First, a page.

The Wall Street Journal | Tue Oct 17, 2017 - Lightspeed POS Inc., whose technology provides point-of-sale, cloud-based services for retailers, has raised about C$200 million ($160 million) in a new round of venture-capital funding, one of the biggest investments for a Canadian startup, according to people familiar with the matter. The people said the financing will give Lightspeed a valuation near C$1 billion, placing it close to a rare breed: a billion-dollar tech startup in Canada. The investment could also put it on track to file an IPO within the next two years, one of the people said. Lightspeed plans to use the new funds to pay off earlier investors, while adding cash to its treasury for growth, the person added. A Lightspeed spokesman declined to comment on the financing round. The Montreal-based company’s mobile point-of-sale and commerce software platform is used by more than 45,000 retailers in over 100 countries around the world to help manage inventory, provide sales analytics and assist with customer relations, according to its website.

IRS: Public-private crackdown slashes identity theft, tax refund fraud
USA Today | Tue Oct 17, 2017 - An IRS-tax industry crackdown is making progress in the battle against identity theft and tax refund fraud, officials said Tuesday as they announced plans for additional safeguards in 2018. Fewer federal tax returns linked to identity theft entered the tax system in 2016, and the number of taxpayers who said they'd been victimized also dropped, along with the number of fraudulent refunds issued, the officials said.Updating the results from the public-private effort launched in 2015, officials from the IRS, tax preparation firms, tax preparers and other industry leaders also unveiled plans for broader use of a 16-character security code on W-2 form tax forms and additional safeguards for the 2018 tax-filing season.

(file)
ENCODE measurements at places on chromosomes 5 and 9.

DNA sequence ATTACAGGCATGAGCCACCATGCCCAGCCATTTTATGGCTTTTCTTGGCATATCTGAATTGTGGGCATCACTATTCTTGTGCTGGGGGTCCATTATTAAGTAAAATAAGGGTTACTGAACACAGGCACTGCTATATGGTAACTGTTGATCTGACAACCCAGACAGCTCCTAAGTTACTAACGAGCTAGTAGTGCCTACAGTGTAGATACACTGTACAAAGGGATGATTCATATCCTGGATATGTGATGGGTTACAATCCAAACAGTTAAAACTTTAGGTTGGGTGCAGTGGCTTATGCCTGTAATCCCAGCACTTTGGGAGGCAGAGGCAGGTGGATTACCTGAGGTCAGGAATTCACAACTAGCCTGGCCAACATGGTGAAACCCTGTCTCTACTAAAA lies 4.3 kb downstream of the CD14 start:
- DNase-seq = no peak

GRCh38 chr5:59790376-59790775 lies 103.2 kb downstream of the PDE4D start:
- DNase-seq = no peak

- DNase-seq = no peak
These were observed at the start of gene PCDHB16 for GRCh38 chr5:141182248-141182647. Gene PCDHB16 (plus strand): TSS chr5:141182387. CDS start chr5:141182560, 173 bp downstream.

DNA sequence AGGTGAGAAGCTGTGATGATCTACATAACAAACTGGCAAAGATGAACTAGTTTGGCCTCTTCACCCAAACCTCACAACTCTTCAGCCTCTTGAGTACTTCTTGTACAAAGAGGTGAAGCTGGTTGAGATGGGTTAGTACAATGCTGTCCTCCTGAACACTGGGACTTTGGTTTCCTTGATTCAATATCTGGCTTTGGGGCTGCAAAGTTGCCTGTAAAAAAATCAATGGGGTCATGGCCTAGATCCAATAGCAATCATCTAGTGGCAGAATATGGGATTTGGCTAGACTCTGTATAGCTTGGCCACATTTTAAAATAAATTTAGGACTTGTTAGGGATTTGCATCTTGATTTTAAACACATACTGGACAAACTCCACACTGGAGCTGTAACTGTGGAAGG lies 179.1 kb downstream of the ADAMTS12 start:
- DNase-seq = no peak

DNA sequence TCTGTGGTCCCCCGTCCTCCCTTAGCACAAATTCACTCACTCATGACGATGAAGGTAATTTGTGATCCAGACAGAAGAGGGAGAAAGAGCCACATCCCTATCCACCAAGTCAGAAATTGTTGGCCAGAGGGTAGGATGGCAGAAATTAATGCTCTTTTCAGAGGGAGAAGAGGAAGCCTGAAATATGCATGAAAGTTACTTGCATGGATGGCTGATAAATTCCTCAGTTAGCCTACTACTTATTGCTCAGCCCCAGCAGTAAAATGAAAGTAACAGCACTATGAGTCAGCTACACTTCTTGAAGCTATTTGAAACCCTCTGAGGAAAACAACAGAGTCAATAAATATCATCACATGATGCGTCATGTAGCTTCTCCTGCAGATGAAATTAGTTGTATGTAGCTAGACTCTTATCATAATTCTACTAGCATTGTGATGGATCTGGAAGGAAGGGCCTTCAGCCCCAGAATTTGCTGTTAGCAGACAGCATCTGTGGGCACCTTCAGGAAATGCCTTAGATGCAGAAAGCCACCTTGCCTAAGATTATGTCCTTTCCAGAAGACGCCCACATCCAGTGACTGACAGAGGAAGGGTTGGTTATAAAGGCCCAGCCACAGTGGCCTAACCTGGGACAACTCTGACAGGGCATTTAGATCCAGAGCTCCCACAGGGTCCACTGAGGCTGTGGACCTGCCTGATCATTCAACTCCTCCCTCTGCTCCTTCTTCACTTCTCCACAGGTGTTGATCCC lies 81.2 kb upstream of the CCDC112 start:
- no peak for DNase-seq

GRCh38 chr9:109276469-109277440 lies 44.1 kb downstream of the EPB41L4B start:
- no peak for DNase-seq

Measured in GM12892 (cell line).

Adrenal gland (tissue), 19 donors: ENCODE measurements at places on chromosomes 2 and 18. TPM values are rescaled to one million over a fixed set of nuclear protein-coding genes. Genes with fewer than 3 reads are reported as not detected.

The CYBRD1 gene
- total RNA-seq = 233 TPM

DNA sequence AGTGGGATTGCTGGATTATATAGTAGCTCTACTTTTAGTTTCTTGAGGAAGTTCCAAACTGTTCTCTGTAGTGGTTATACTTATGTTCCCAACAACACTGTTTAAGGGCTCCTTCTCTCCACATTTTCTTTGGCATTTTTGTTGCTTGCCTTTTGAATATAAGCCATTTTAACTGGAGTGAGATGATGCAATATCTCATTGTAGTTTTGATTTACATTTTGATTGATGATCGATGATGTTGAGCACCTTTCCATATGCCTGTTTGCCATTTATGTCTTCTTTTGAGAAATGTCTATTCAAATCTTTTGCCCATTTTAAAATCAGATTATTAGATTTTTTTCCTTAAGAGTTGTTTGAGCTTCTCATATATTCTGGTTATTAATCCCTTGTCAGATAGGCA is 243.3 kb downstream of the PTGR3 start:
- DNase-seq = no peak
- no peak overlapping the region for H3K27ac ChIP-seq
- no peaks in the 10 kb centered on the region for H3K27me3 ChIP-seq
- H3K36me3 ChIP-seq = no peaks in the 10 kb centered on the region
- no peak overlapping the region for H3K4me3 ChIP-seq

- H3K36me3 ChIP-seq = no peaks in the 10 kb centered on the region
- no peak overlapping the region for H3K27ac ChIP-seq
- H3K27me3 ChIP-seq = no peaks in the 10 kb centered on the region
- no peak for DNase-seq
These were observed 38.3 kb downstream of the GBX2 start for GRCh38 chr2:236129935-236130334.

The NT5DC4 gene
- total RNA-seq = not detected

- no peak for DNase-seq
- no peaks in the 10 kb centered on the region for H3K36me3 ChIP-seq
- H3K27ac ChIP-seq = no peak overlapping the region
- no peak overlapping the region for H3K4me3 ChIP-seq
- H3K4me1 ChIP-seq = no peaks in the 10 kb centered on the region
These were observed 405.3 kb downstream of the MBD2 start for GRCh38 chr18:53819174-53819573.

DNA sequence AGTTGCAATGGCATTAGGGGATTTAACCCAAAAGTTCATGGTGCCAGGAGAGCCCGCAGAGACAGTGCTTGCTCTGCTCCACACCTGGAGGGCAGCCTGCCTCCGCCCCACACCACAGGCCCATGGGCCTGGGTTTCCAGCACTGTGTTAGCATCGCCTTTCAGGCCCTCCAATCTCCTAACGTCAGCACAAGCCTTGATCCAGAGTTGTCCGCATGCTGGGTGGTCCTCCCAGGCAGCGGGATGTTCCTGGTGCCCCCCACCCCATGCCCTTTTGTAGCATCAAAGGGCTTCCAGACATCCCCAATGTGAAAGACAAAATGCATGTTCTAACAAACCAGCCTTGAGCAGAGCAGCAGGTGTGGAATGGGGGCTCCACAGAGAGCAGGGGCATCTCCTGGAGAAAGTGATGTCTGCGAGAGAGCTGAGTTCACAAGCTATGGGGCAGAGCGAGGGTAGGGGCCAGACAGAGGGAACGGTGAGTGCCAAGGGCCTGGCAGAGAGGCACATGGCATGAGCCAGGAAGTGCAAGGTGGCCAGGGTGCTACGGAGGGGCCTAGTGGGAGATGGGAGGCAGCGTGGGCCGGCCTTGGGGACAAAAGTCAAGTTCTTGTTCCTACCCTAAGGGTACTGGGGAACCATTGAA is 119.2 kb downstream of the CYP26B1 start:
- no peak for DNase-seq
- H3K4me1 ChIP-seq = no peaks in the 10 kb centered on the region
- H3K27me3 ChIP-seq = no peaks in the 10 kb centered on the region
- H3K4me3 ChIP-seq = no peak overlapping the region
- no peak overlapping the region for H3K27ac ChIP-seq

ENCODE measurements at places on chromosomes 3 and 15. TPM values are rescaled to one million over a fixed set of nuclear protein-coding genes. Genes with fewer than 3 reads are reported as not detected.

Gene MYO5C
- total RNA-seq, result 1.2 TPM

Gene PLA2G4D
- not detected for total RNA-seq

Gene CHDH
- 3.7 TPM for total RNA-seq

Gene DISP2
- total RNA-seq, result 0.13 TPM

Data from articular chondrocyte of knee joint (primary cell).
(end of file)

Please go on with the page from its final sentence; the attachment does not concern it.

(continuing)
Senators bear down on credit reporting industry over data security
The Hill | Tue Oct 17, 2017 - Lawmakers from both parties are bearing down on the credit reporting industry in the wake of the Equifax data breach, grasping for answers on what firms will do in the future to better protect Americans’ data. Senators grilled a trade association representative for the consumer data industry during a Senate Banking Committee hearing on Tuesday. Many expressed frustration that an industry able to profit off of consumer data has little incentive to safeguard that data from compromise and ensure it remains accurate. “Your clients basically take my data — personal information about me — without my permission and as a business model they sell it to businesses. I am not compensated,” said Sen. John Kennedy (R-La.) when questioning Andrew Smith, a counsel for the Consumer Data Industry Association. “If they lose my data as Equifax did, or if someone submits to them data that is an error that undermines my credit score, the bureaus have no obligation or interest right now to work with me to try to get the credit score correct,” Kennedy continued. Kennedy warned the industry that it needs to “step up” and propose specific reforms that would help better protect consumers in the event of future breaches.

More from PaymentsSource

Elavon adapts for the growing payment facilitator market
By turning itself into a pseudo payment facilitator as part of a new program, Elavon says it is in a better position to grow by offering services in a fast-growing sector.

Geopolitical turmoil will boost multi-currency accounts
Global uncertainty is resulting in more and more people beginning to look at the possible impact such issues have on their wealth and how they can mitigate this risk, writes Nigel Green, founder and CEO of deVere Group.

JPMorgan buying WePay, shifting fintech investment into high gear
JPMorgan Chase has made several investments in financial technology startups, but its plan to buy WePay will give its 4 million small-business clients a much more direct way to adopt digital payments.

Bringing Venmo to retail, PayPal yearns to unite its divided audience
PayPal's latest move to promote Venmo for retail payments may be the company's clearest admission of the limitations of the PayPal brand.

Swift sees momentum in speedy cross-border payments
The Society for Worldwide Interbank Financial Telecommunication says its Global Payments Innovation service surpassed two million cross-border payments during September.

Daniel Wolfe

Daniel Wolfe

Daniel Wolfe is editor in chief at PaymentsSource and a contributing editor at American Banker.